The corrected visual acuity varied from no light perception to 6/18. The mean corneal diameter in the 14 measured eyes was 10.9 mm (range, 10.0-11.5 mm). The mean corneal thickness of 13 affected eyes measured by pachymetry was 542 μm (range, 477-587 μm). The average axial length was 23.60 mm (range, 15.34-27.94 mm) in the 15 eyes examined. The refractive errors varied from −10.0 to +3.0 in the eyes where refractive values before surgery were available (Table).

Optical coherence tomography was performed in 5 patients (III:20, IV:1, IV:7, IV:9, and V:4) and showed absence of the fovea (Figure 3). When examined by full-field electroretinography, rod and cone responses were found to be of normal configuration but with reduced amplitude in the older patients (data not shown). Magnetic resonance imaging results of the brain and orbit of 2 patients (IV:10 and V:1) with special attention to the anterior commissure, corpus callosum, and pineal gland were normal. The visual evoked potentials of 2 patients (IV:10 and V:4) showed no chiasmal asymmetry.

The anterior and posterior segment anomalies suggested that the nystagmus was secondary to a panocular disorder with PAX6 as a candidate causative gene. Microsatellite markers surrounding the PAX6 locus revealed full cosegregation between the trait and markers in the family. Subsequent sequencing of the PAX6 gene revealed a missense mutation c.383G > C predicting an arginine-to-proline substitution, p .Arg128Pro, in the C-terminal part of the paired domain (reference sequence, GenBank NM_000280.2; nomenclature, http://www.hgvs.org/mutnomen/). The mutation was present in all of the affected individuals, whereas none of the healthy family members examined carried the mutation. At the same codon, an arginine-to-cysteine substitution (originally named Arg125Cys) was previously found to cause isolated foveal hypoplasia with normal-appearing anterior segments in 2 unrelated pedigrees.2,3 Azuma et al2 examined 4 affected family members in 2 generations with normal cornea, normal iris, and no occurrence of lens opacities. The visual acuity varied between 0.4 and 0.7 in these patients. The family briefly mentioned by van Heyningen and Williamson3 consisted of 3 affected family members in 2 generations, all with isolated foveal hypoplasia (http://pax6.hgu.mrc.ac.uk). Mice with the arginine-to-cysteine mutation in this position have more severe malformations than humans, with cornea, lens, and iris anomalies.4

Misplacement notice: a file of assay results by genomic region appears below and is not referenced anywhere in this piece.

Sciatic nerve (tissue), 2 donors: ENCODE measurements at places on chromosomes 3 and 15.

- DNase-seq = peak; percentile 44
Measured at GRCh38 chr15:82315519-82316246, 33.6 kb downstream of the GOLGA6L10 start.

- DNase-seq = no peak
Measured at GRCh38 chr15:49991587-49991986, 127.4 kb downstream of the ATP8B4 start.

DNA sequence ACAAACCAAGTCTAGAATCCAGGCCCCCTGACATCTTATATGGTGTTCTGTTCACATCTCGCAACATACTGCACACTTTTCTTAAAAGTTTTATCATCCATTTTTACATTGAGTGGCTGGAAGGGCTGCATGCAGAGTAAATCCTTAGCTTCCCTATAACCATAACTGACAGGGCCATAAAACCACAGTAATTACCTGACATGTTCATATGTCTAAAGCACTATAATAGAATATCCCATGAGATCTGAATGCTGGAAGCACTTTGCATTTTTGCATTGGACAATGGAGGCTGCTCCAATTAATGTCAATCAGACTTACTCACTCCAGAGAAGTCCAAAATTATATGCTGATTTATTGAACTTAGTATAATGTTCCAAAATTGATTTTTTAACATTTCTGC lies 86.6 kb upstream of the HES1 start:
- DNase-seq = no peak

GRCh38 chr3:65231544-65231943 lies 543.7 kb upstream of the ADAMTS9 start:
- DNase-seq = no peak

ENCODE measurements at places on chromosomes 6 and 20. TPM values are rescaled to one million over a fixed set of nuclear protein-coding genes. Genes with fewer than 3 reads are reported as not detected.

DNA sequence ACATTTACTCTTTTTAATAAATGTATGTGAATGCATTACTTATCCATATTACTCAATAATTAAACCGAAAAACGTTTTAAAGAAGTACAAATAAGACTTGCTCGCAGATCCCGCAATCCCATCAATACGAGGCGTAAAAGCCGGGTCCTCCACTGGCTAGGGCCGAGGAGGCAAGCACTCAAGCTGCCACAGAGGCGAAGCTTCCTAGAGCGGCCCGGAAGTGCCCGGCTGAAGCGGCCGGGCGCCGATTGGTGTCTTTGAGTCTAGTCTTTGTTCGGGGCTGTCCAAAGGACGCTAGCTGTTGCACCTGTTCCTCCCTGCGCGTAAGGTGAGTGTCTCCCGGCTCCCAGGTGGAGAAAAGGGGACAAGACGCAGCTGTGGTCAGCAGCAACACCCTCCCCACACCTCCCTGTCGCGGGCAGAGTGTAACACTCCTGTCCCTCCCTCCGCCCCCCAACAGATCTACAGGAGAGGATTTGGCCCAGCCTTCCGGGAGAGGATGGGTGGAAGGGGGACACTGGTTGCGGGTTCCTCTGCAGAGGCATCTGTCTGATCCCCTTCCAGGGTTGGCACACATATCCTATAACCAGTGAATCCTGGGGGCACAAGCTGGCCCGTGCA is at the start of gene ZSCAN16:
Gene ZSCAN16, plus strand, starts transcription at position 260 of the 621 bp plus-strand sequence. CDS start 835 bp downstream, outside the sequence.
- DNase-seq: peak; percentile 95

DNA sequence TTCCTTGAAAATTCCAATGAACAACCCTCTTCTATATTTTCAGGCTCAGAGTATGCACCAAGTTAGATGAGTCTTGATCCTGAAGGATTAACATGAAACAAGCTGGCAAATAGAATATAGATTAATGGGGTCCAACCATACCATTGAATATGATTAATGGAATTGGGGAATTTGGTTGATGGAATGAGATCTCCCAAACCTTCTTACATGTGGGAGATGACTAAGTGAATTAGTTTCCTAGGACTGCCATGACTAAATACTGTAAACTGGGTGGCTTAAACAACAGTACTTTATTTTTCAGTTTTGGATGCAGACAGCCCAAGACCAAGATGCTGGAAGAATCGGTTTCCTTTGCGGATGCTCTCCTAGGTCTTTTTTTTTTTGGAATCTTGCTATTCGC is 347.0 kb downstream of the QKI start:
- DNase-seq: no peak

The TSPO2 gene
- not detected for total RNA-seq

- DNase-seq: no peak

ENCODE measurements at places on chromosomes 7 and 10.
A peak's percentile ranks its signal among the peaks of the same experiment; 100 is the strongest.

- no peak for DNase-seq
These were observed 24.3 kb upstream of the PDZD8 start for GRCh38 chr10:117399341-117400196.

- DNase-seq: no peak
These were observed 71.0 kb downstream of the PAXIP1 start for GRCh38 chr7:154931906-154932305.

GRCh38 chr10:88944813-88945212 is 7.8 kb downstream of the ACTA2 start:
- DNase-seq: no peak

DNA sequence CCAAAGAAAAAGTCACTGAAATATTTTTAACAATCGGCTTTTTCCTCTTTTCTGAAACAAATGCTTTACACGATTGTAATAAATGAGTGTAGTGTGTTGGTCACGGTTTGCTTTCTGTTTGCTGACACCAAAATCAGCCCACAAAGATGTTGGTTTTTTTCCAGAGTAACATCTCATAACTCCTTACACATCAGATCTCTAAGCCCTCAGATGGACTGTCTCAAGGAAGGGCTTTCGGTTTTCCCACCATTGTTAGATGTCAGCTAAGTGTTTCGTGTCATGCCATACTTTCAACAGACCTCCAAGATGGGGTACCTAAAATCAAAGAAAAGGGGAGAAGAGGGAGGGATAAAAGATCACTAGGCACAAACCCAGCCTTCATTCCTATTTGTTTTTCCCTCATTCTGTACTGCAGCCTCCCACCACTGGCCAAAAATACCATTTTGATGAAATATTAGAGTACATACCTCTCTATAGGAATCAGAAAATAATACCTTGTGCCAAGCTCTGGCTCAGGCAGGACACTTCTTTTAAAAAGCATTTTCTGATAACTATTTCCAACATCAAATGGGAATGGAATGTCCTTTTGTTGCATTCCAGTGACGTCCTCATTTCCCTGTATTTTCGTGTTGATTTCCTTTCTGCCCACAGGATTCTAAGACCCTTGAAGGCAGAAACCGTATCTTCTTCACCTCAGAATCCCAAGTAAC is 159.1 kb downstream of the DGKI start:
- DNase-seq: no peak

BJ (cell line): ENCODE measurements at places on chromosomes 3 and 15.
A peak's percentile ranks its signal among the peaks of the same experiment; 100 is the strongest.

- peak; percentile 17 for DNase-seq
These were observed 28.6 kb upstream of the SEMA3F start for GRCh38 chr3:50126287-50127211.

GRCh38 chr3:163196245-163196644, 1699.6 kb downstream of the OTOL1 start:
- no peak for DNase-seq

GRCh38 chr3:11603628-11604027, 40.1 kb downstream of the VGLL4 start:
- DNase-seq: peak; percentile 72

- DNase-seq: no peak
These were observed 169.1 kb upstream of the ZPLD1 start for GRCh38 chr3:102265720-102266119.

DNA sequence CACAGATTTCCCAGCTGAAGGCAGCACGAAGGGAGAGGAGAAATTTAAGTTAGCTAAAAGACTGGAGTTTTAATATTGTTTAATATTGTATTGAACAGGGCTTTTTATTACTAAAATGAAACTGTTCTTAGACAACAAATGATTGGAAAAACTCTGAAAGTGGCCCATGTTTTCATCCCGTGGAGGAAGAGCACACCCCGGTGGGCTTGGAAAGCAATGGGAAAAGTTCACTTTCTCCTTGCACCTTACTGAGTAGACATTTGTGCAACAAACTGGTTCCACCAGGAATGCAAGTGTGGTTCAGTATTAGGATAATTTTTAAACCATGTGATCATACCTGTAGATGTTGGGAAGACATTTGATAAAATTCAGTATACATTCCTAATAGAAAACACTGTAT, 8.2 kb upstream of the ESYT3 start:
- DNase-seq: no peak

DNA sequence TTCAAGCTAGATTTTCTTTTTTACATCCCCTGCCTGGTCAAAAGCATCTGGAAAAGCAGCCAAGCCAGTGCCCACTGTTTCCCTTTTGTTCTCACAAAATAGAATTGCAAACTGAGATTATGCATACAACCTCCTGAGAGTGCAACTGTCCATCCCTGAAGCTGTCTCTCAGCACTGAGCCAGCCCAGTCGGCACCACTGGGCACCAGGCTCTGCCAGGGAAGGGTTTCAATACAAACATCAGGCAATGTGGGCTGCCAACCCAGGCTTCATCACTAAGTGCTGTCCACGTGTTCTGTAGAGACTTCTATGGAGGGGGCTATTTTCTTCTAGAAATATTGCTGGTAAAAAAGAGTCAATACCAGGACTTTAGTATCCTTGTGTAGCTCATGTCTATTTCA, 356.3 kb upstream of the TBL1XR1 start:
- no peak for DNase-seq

Comment

The PAX6 gene exerts important genetic control of eye development. Mutations in PAX6 have been associated primarily with aniridia but also with a number of other ocular anomalies. Variant phenotypes are mostly related to missense mutations in the highly conserved paired domain.3,5 The paired domain and the homeodomain make extensive DNA contacts. Arg128 is important for DNA binding because it contacts both the methyl group of thymidine 19 of the recognition sequence and a phosphate in the DNA backbone.6

The arginine-to-proline substitution of amino acid 128 in the C-terminal part of the paired domain reported here has a phenotypic outcome clearly different from that seen when the same residue is substituted with cysteine. The observation of both intrafamilial and interfamilial phenotypic variations corroborates a difference in phenotype, although the influence of other genetic factors cannot be excluded. Excluding patients with several PAX6 mutations, the Human PAX6 Allelic Variant Database (http://pax6.hgu.mrc.ac.uk) lists 6 codons where more than 1 variant missense base-pair mutation leading to production of different amino acids is found (viz, codons 1, 18, 44, 87, 255, and 353). In 3 codons, the phenotype reported is the same or highly similar, independent of the amino acid substitution (codons 18, 44, and 255). In the remaining codons, the phenotypic outcome is not described in sufficient detail for 1 of the mutations (codons 1 and 353) or is described in only a single person (codon 87), making further genotype-phenotype comparison difficult.

Our study illustrates the importance of codon 128 with respect to PAX6 function. Further, it supports the hypothesis that missense mutations in the paired domain are likely to form a complex allelic series in which the precise consequence of the mutation might be highly variable and associated with specific subphenotypes.7

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Article Information

Correspondence: Dr Rødahl, Department of Ophthalmology, Haukeland University Hospital, N-5021 Bergen, Norway (eyvind.rodahl@helse-bergen.no).

Author Contributions: Dr Rødahl had full access to all of the data in the study and takes responsibility for the integrity of the data and the accuracy of the data analysis.

Financial Disclosure: None reported.

Funding/Support: This work was supported by internal departmental funds.

Additional Contributions: Jorunn Skeie Bringsli, Irene Brit Tjelflaat, Bård Kjersem, BSc, Gunnar Moen, MD, and Håvard Skeidsvoll, MD, provided assistance in this study.

References